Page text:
Lee Bo, 65, a major shareholder of Causeway Bay Books, "vanished" on Wednesday after he went to fetch books from his warehouse in the city, Lee's wife told Hong Kong media.
She said her husband had called her from a mainland Chinese number to tell her he was safe but would not reveal his location, the South China Morning Post (SCMP) reported on Sunday. She said Lee spoke to her in Mandarin even though the pair usually communicated in Cantonese.
Lee is the fifth person linked to the bookstore to have gone missing in the past two months. Others include Gui Minhai, owner of Mighty Current, the publishing house that owns the bookstore, the SCMP reported. Missing person reports were filed for three others, it said.
The disappearances have stoked fears of mainland Chinese authorities using shadowy tactics that erode the one country, two systems formula under which Hong Kong has been governed since its return to Chinese rule from Britain in 1997. The city's constitution guarantees wide-ranging personal freedoms and independent law enforcement.
"We have strong reason to believe Mr Lee was kidnapped and smuggled back to the mainland for political investigation."
Beijing's Liaison Office and the Hong Kong Immigration Department could not be reached for comment. The Hong Kong and Macau Affairs Office, an agency of China's State Council, did not immediately respond to a request for comment.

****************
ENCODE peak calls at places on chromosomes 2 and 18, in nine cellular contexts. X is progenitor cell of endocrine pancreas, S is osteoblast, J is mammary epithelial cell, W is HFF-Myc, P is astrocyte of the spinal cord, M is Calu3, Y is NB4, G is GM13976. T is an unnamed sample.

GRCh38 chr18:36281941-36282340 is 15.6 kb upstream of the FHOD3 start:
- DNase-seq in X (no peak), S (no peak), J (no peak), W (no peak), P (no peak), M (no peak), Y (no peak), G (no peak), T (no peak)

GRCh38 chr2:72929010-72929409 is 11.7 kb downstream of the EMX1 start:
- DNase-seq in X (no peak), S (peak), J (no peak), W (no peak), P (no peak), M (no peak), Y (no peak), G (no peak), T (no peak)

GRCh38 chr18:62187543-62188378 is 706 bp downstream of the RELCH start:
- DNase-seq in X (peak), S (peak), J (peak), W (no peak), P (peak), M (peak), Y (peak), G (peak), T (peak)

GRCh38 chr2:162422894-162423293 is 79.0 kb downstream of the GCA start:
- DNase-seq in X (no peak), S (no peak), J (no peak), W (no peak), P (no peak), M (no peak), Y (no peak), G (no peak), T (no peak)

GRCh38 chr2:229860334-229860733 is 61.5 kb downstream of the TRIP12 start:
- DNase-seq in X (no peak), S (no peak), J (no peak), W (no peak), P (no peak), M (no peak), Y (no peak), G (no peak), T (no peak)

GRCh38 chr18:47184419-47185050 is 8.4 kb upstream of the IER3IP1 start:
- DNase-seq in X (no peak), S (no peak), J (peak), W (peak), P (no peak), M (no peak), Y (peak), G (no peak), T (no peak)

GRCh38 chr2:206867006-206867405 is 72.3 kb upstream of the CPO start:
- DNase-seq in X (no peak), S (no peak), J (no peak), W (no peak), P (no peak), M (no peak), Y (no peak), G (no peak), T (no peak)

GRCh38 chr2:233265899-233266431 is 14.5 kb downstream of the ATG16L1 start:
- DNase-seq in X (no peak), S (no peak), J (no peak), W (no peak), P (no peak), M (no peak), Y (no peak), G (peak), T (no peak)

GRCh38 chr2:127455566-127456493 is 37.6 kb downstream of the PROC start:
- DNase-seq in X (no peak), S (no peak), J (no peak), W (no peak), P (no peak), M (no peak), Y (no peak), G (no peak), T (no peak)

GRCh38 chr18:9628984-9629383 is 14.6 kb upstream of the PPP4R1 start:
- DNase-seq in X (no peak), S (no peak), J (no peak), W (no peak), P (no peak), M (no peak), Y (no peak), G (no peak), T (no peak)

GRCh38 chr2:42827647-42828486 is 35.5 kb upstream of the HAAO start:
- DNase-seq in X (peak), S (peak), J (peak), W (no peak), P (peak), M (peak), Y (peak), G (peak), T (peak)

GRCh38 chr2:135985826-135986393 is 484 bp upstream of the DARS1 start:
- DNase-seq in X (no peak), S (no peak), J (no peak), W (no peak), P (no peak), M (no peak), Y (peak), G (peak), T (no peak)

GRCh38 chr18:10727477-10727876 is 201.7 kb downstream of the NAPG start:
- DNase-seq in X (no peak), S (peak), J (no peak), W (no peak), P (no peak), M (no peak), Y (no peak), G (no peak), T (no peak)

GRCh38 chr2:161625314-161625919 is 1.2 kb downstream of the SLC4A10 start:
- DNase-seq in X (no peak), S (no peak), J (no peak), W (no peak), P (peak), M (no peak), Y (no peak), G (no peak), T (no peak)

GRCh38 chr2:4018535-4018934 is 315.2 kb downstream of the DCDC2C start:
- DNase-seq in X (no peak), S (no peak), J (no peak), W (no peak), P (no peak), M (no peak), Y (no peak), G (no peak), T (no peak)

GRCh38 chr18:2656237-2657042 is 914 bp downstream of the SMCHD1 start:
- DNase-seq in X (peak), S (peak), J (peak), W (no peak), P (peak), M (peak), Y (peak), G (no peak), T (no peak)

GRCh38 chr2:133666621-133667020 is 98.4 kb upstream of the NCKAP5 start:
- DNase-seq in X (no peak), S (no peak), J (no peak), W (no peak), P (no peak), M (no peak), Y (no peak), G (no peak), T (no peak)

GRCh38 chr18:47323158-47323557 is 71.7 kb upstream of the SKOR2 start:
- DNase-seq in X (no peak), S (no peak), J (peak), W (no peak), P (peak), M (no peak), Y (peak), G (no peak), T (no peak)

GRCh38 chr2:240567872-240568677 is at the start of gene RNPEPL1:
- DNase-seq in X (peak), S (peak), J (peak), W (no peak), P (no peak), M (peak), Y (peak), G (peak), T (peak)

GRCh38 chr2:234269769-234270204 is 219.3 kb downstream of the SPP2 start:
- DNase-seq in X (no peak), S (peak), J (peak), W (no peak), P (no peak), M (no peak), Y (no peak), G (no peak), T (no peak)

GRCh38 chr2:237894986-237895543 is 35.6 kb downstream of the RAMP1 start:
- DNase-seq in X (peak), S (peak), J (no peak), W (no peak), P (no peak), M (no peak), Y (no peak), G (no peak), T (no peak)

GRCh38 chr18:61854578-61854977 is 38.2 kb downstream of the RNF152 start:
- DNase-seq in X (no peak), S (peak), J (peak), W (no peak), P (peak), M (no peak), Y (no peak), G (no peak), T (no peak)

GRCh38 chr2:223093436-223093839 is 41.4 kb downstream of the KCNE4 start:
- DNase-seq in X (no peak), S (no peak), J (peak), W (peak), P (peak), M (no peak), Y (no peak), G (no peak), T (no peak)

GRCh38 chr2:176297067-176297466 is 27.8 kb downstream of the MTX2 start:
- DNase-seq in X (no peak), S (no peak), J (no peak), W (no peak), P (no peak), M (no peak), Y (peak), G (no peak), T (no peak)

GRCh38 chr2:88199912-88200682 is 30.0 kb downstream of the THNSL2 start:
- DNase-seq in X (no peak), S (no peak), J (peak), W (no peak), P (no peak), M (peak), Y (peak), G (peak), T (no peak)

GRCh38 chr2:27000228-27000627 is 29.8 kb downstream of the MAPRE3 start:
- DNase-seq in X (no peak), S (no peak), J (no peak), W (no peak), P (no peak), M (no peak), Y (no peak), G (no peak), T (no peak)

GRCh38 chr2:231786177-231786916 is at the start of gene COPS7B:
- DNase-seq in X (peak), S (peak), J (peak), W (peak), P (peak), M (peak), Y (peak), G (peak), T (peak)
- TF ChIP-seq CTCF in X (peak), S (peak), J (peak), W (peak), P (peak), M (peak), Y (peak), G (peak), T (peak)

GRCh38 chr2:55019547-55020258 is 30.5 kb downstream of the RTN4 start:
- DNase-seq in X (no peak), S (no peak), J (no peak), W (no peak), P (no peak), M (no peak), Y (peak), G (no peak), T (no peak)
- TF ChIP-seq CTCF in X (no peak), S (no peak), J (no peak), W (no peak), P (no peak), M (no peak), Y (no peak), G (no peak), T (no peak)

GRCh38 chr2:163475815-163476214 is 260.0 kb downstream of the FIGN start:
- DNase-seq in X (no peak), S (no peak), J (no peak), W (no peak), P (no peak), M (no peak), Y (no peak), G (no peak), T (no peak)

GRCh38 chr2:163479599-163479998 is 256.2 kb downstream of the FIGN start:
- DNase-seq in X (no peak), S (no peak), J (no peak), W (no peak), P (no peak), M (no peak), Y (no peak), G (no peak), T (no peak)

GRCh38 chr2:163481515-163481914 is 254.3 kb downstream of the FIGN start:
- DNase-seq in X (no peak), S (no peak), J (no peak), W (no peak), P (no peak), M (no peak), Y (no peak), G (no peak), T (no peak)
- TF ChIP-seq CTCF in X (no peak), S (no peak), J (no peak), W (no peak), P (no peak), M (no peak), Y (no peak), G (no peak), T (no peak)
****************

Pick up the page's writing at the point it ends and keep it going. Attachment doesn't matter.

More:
About 60 people marched to the Liaison Office in the financial hub, while pro-democracy lawmakers held a media conference to express concern over the disappearance.
"We have strong reason to believe Mr Lee was kidnapped and smuggled back to the mainland for political investigation," said Democratic Party lawmaker Albert Ho.
He did not elaborate on the reason, but the group called on the Hong Kong government to say whether there was an official immigration departure record for Lee.
Secretary for Security, John Lee, said the police would be expanding the scope of its investigation into Lee's disappearance, although it was not possible to give details about every line of inquiry, broadcaster RTHK reported on Sunday.
The Causeway Bay Bookstore sells paperbacks highly critical of the Chinese leadership in Beijing and often containing details of the private lives of senior leaders and their families.
While the books are banned in mainland China, local media said they are popular with Chinese tourists in Hong Kong.
Hong Kong's second highest-ranking official, Chief Secretary Carrie Lam, expressed concern about the case on Saturday.
"The Hong Kong government is highly concerned about the wellbeing of Hong Kong people in the city and abroad. I know the police are already working on the case," Lam said.